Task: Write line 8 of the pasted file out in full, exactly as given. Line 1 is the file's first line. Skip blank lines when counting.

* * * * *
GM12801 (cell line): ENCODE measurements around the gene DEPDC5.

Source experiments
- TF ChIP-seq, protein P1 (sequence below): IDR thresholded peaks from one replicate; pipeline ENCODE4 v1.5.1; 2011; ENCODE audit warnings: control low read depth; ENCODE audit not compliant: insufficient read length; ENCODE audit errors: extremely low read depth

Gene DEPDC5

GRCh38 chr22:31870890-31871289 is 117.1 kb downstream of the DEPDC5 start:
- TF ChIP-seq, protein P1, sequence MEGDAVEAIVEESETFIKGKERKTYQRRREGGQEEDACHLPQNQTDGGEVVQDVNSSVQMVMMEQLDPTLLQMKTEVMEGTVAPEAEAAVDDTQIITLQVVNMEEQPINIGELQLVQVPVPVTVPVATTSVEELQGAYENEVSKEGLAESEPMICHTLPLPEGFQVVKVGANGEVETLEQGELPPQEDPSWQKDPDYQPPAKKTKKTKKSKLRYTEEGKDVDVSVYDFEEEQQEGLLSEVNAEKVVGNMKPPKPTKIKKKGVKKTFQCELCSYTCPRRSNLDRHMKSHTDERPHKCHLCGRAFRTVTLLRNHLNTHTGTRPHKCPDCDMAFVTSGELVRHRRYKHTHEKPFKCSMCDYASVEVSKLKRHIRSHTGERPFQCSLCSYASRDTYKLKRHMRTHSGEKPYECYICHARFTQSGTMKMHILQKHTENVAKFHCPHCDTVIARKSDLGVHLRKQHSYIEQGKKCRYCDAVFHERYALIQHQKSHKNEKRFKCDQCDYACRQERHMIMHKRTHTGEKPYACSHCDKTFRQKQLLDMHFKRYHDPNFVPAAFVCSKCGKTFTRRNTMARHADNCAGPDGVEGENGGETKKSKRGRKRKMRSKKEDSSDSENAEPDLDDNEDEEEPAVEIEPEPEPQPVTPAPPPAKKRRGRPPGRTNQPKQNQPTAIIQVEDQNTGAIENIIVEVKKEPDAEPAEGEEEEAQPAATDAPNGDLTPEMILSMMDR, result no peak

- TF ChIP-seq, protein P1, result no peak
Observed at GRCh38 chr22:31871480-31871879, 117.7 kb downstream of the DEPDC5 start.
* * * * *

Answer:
Observed at GRCh38 chr22:31871480-31871879, 117.7 kb downstream of the DEPDC5 start.